Vietnam determined to have the EU remove yellow card for IUU

    Vietnam has implemented several measures to prevent illegal, unreported, unregulated (IUU) fishing and followed the EC’s recommendations since the European Commission imposed a "yellow card" on Vietnam’s fishing activities five years ago. After 3 fact-finding tours to Vietnam, the EC said Vietnam is on the right track and has made several changes, but some problems still need to be addressed. Vietnam is now taking stronger measures to prepare a 4th EC inspection in June.

    Over the past 5 years, Vietnam has made efforts to remove the yellow card by implementing the EC's recommendations. Vietnam has gradually completed a legal framework, introduced the 2017 Law on Fisheries, installed voyage monitoring equipment, improved the fishing fleet, and strengthened the traceability of seafood. Yet some problems remain.
Measures in place to get yellow card removed
    The EC’s yellow card has strongly impeded Vietnam's seafood exports. Removing the yellow card is now Vietnam’s highest priority.
    Last month the Prime Minister adopted an action plan to prevent IUU fishing and prepare for a 4th inspection by the European Commission. Under the plan, by the end of May, Vietnam will compile statistics on the registration of fishing vessels, grant fishing licenses, and install voyage monitoring system (VMS) on fishing vessels. Vietnam will also strengthen inspection of all fishing vessels passing through sea border stations and enhance cooperation between localities to control fishing boats outside their home province. The Prime Minister called for strictly sanctioning illegal fishing in foreign waters.
    The EU accounts for 11-12% of Vietnam's total seafood exports with a revenue of billions of dollars. And fishing is the means of livelihood of more than 5 million Vietnamese. The "yellow card" makes it very difficult for them to export, not only to Europe but also to other markets around the world. Raising the awareness of the fishermen is the key task. Many fishermen now are aware of the importance of recording and submitting fishing logs, and complying with the installation of Voyage Monitoring Systems (VMA).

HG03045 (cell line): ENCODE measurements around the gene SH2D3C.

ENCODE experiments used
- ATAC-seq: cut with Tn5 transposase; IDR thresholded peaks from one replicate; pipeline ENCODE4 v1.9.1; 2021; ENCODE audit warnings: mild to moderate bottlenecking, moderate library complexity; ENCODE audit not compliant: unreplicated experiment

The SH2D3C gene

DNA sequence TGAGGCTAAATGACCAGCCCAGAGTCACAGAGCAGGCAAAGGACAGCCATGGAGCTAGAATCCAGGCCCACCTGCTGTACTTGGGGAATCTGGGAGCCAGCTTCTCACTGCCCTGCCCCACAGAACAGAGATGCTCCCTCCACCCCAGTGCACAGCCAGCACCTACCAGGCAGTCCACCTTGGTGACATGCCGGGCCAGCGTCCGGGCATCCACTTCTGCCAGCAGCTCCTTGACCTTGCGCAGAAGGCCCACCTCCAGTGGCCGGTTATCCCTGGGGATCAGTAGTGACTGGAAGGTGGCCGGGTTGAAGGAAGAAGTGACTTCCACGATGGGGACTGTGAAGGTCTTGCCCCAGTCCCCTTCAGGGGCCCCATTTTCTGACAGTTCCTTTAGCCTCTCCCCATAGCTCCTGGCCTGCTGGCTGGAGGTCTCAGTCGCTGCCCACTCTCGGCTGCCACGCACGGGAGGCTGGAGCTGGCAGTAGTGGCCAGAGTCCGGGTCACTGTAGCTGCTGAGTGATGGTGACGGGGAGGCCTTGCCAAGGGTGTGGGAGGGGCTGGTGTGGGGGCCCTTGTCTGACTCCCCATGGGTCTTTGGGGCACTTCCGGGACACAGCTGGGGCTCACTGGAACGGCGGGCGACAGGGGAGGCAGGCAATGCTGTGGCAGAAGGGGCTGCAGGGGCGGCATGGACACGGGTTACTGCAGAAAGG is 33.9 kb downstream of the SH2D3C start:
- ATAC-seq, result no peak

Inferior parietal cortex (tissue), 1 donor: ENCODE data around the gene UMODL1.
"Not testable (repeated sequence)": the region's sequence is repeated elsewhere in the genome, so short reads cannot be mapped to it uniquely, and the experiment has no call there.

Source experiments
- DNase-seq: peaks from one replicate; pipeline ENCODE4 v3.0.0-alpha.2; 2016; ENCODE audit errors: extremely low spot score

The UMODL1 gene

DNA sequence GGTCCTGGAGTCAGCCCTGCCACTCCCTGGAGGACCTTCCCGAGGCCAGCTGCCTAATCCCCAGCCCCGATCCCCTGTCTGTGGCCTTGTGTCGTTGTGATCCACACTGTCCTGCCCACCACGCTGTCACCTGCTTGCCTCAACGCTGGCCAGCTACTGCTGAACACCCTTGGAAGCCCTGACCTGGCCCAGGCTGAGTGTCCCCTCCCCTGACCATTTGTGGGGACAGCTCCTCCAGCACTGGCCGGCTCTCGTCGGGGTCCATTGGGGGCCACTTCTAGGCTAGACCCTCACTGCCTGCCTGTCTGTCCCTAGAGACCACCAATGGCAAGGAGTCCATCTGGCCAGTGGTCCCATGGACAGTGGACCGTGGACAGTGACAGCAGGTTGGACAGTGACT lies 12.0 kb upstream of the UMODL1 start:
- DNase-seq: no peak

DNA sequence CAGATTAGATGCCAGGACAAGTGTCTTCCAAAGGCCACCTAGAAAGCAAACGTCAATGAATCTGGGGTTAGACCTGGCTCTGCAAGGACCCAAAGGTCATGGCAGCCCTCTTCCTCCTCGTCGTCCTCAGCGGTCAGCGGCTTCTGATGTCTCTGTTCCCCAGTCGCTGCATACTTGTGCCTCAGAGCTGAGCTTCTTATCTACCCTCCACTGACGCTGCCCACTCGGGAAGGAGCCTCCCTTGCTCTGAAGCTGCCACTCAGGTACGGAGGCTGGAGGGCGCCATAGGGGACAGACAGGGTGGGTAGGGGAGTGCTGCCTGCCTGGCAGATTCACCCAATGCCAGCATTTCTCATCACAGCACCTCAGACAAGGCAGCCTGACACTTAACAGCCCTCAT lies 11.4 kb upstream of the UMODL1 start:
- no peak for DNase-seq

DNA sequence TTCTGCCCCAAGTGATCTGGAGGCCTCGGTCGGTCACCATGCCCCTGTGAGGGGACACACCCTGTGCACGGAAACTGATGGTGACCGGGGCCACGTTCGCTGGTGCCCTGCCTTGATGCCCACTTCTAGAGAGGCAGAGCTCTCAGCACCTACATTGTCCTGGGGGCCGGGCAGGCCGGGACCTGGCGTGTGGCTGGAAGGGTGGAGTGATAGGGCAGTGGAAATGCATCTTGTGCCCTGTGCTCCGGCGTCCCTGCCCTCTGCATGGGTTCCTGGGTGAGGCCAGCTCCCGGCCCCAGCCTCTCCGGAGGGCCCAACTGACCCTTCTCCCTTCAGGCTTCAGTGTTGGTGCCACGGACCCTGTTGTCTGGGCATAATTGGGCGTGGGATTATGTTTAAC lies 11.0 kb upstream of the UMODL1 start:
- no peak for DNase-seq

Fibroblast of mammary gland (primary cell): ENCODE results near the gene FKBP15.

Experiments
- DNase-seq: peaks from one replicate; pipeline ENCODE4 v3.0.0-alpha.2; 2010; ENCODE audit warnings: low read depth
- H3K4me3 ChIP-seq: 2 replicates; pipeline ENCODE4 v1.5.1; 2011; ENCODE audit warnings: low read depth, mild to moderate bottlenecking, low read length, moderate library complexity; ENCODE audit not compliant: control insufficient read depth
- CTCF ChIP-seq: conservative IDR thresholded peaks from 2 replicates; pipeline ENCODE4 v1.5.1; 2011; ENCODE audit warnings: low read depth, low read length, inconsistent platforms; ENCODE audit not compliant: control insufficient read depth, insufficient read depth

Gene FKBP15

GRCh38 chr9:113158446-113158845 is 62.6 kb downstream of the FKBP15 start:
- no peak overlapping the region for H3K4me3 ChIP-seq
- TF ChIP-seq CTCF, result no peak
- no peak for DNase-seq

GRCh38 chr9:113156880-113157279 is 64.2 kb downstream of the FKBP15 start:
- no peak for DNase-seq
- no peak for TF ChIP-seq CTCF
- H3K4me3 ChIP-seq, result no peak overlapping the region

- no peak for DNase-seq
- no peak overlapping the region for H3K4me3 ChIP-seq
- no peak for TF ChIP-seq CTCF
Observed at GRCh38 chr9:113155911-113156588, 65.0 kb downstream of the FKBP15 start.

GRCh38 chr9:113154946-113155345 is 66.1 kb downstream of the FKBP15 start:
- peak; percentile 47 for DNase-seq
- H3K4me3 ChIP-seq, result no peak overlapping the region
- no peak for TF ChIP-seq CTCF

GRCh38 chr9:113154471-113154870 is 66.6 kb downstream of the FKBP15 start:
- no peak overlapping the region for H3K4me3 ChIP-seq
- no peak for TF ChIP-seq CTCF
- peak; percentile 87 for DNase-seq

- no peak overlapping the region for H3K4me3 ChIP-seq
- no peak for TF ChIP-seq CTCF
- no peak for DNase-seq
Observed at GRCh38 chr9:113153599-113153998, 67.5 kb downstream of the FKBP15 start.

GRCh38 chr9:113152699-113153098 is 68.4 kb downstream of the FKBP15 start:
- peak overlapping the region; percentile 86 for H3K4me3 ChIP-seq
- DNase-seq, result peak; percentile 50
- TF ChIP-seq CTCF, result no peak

Le Khac Yeu, the owner of a fishing boat in Hai Phong, said: “We strictly comply with the regulation during any fishing trip and report to the port management when we return. We need to complete all required procedures.”


    In addition to raising fishermen’s awareness of the law, coastal localities have strengthened the management of the fishing fleet. Kien Giang province, which has the largest fishing fleet and produces 16% of Vietnam’s fishing output, asked the Government to establish local fisheries surveillance teams to improve inspection capacity. Kien Giang has launched its own 180-day anti-IUU fishing campaign.
    Mr. Le Quoc Anh, Vice Chairman of the Kien Giang provincial People's Committee, said: “Kien Giang has the largest number of ships in Vietnam. Without strictly handling violations and raising awareness, it would be difficult to realize the government’s action plan. Law enforcement forces need to strengthen inspections and handling of violations.”
    Thanks to drastic measures and stronger regulations against IUU, some improvement has been reported. Deputy Minister of Agriculture and Rural Development Phung Duc Tien said greater effort needs to be made to prevent fishermen from violating foreign waters.
    “Vietnam is integrating into the world economy rapidly. There is no choice but to comply with the regulations of international organizations and effectively enforce the 2017 Law Fisheries Law to ensure sustainable development. Removing the EC’s yellow card is a crucial task. With the strong determination of the whole political system, the direction of the Government, and close coordination between ministries, sectors, and localities, we’re confident that the yellow card will be removed this year,” said Mr. Tien.

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